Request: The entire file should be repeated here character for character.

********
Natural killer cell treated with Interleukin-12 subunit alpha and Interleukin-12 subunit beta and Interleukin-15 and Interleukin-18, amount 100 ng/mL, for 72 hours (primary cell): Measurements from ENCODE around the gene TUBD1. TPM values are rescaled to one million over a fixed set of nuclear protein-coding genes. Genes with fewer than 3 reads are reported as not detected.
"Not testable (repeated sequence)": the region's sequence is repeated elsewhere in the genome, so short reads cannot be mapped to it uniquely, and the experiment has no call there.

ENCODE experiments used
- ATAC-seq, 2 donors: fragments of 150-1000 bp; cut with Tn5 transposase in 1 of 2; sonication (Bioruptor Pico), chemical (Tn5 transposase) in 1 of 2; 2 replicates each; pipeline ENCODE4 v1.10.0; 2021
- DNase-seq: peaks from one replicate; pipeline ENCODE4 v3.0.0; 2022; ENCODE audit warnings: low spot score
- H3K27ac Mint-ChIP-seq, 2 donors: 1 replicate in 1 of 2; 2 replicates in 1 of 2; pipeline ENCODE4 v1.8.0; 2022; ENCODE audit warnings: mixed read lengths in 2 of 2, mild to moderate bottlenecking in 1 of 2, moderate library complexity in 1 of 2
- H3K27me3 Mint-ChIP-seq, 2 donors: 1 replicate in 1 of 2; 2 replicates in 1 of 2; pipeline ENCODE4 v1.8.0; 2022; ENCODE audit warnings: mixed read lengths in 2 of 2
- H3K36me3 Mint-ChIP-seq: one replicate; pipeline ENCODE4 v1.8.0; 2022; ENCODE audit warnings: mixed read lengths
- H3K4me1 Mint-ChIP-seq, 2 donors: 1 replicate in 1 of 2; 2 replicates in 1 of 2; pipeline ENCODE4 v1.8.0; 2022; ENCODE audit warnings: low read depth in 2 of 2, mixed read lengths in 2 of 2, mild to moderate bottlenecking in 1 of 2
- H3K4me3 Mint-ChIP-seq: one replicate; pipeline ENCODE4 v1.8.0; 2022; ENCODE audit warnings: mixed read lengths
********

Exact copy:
Natural killer cell treated with Interleukin-12 subunit alpha and Interleukin-12 subunit beta and Interleukin-15 and Interleukin-18, amount 100 ng/mL, for 72 hours (primary cell): Measurements from ENCODE around the gene TUBD1. TPM values are rescaled to one million over a fixed set of nuclear protein-coding genes. Genes with fewer than 3 reads are reported as not detected.
"Not testable (repeated sequence)": the region's sequence is repeated elsewhere in the genome, so short reads cannot be mapped to it uniquely, and the experiment has no call there.

ENCODE experiments used
- ATAC-seq, 2 donors: fragments of 150-1000 bp; cut with Tn5 transposase in 1 of 2; sonication (Bioruptor Pico), chemical (Tn5 transposase) in 1 of 2; 2 replicates each; pipeline ENCODE4 v1.10.0; 2021
- DNase-seq: peaks from one replicate; pipeline ENCODE4 v3.0.0; 2022; ENCODE audit warnings: low spot score
- H3K27ac Mint-ChIP-seq, 2 donors: 1 replicate in 1 of 2; 2 replicates in 1 of 2; pipeline ENCODE4 v1.8.0; 2022; ENCODE audit warnings: mixed read lengths in 2 of 2, mild to moderate bottlenecking in 1 of 2, moderate library complexity in 1 of 2
- H3K27me3 Mint-ChIP-seq, 2 donors: 1 replicate in 1 of 2; 2 replicates in 1 of 2; pipeline ENCODE4 v1.8.0; 2022; ENCODE audit warnings: mixed read lengths in 2 of 2
- H3K36me3 Mint-ChIP-seq: one replicate; pipeline ENCODE4 v1.8.0; 2022; ENCODE audit warnings: mixed read lengths
- H3K4me1 Mint-ChIP-seq, 2 donors: 1 replicate in 1 of 2; 2 replicates in 1 of 2; pipeline ENCODE4 v1.8.0; 2022; ENCODE audit warnings: low read depth in 2 of 2, mixed read lengths in 2 of 2, mild to moderate bottlenecking in 1 of 2
- H3K4me3 Mint-ChIP-seq: one replicate; pipeline ENCODE4 v1.8.0; 2022; ENCODE audit warnings: mixed read lengths